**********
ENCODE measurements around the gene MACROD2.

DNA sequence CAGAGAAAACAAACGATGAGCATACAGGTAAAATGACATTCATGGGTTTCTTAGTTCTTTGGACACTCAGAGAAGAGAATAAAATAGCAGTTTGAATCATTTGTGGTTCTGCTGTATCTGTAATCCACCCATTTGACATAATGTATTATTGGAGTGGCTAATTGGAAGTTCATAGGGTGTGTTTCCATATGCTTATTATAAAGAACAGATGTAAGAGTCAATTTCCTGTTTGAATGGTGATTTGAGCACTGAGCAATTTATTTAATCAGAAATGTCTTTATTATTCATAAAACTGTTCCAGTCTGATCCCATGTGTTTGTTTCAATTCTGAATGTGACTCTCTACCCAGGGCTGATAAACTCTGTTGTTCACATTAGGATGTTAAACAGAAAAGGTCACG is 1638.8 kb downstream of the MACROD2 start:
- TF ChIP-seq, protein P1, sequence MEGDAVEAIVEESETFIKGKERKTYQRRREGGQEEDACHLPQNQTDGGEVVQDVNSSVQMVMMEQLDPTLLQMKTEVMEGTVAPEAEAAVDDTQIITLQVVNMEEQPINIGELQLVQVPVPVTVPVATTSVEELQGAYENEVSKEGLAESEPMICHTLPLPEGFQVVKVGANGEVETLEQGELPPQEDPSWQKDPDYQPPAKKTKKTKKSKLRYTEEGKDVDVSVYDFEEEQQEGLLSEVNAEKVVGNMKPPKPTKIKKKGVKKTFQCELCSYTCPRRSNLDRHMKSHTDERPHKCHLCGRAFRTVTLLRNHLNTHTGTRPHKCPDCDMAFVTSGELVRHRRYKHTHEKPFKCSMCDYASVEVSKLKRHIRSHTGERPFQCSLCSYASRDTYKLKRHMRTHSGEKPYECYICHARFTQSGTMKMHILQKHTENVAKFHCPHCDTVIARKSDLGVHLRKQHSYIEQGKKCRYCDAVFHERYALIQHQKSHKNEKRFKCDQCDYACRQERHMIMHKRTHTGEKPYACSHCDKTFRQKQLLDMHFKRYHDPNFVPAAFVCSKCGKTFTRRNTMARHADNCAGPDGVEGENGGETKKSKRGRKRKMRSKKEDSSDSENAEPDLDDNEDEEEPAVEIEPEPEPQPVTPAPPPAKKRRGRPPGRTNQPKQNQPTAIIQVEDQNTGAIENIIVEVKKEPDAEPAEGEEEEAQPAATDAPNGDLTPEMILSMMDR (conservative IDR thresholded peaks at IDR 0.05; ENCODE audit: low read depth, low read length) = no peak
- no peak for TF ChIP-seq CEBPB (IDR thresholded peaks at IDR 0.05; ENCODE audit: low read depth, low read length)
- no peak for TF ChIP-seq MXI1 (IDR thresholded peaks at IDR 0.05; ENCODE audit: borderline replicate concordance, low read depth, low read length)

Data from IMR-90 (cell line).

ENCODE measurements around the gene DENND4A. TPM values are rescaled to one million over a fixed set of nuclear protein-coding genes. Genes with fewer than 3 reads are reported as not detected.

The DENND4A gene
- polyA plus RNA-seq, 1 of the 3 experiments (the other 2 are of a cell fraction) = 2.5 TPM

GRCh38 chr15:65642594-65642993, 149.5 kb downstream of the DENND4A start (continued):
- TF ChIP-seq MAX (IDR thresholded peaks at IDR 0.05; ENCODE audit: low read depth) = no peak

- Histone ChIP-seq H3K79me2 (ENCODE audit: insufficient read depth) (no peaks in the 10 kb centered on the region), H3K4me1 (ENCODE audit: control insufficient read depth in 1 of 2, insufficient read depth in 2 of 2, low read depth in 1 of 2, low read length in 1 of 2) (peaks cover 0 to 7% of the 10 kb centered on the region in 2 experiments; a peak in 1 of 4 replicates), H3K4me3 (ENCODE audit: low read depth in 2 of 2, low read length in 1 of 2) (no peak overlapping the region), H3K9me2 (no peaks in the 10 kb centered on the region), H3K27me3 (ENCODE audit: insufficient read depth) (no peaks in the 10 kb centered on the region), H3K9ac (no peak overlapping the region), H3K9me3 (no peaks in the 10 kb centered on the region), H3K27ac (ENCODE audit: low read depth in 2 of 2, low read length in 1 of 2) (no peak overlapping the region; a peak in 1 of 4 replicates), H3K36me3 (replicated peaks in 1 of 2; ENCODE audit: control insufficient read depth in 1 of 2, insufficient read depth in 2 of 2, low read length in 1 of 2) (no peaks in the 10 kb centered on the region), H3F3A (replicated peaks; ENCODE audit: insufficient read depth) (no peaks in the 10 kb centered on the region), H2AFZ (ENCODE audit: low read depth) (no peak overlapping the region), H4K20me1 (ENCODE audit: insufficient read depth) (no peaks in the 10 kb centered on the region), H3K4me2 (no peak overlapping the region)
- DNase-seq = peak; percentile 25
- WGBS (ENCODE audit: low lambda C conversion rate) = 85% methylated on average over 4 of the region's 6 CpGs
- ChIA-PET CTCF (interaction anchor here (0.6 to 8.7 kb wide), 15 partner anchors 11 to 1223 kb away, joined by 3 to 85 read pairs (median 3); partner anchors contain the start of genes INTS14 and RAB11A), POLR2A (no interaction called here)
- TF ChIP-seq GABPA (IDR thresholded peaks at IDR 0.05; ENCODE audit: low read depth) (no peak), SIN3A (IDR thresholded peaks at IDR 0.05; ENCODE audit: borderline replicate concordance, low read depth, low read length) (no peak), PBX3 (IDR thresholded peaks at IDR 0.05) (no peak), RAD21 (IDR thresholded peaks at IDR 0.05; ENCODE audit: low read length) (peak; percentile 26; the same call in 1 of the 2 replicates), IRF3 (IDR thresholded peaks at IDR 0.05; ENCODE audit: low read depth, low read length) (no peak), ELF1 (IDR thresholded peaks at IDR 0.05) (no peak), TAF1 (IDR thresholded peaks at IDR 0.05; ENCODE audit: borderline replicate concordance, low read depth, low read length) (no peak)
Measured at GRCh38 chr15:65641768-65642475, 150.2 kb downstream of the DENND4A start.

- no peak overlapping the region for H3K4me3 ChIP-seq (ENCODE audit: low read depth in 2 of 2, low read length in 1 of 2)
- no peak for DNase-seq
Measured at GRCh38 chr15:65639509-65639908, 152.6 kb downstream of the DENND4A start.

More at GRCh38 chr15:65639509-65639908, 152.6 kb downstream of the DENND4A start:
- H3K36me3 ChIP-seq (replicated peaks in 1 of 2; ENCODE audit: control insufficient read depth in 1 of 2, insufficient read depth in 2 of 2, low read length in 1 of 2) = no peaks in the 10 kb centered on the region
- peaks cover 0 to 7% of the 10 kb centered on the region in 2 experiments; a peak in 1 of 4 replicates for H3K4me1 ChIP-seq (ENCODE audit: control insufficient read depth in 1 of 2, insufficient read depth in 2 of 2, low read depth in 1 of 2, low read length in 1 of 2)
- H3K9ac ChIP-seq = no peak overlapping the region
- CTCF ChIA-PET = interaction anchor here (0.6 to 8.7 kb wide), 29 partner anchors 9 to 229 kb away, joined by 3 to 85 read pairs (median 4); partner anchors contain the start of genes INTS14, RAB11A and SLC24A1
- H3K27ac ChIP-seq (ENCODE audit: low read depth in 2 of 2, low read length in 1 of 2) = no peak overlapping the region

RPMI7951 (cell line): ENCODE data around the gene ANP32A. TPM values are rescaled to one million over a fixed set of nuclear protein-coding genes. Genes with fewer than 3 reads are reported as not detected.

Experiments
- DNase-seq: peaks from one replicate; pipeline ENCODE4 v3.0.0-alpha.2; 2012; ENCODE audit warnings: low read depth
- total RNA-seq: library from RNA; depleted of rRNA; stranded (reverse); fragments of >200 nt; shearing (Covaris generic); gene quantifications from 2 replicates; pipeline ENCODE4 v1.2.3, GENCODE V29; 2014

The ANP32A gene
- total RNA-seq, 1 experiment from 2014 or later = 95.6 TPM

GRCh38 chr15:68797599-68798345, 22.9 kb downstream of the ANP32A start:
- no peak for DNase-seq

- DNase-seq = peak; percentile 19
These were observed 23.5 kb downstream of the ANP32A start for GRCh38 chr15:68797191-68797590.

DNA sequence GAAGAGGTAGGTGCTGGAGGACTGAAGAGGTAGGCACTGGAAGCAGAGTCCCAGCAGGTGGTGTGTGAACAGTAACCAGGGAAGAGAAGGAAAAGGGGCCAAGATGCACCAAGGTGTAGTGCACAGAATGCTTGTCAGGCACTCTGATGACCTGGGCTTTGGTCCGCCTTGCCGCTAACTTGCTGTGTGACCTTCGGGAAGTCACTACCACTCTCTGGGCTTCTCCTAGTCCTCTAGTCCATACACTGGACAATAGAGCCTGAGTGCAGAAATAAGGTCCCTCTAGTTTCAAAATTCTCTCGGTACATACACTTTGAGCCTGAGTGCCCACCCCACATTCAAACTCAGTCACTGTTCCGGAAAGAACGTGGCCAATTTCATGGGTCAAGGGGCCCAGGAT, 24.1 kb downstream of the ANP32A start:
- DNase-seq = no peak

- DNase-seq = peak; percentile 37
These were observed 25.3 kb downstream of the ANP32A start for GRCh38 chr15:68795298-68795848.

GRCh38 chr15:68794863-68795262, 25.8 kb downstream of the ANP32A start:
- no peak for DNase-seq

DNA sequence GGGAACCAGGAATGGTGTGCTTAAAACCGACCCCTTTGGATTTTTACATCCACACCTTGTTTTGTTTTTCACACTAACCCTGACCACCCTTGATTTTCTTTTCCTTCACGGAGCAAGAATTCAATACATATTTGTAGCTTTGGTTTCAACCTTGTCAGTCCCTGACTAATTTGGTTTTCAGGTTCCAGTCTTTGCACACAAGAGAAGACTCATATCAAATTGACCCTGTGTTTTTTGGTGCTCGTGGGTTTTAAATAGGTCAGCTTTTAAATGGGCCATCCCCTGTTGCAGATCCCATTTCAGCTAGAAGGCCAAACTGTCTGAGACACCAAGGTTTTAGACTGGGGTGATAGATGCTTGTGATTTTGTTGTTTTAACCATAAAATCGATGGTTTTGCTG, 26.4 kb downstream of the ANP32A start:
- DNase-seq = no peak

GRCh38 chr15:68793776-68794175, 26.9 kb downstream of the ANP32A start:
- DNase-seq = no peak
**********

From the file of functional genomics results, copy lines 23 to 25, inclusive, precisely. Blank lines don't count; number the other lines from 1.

- peaks cover 0 to 7% of the 10 kb centered on the region in 2 experiments; a peak in 1 of 4 replicates for H3K4me1 ChIP-seq (ENCODE audit: control insufficient read depth in 1 of 2, insufficient read depth in 2 of 2, low read depth in 1 of 2, low read length in 1 of 2)
- H3K9ac ChIP-seq = no peak overlapping the region
- CTCF ChIA-PET = interaction anchor here (0.6 to 8.7 kb wide), 29 partner anchors 9 to 229 kb away, joined by 3 to 85 read pairs (median 4); partner anchors contain the start of genes INTS14, RAB11A and SLC24A1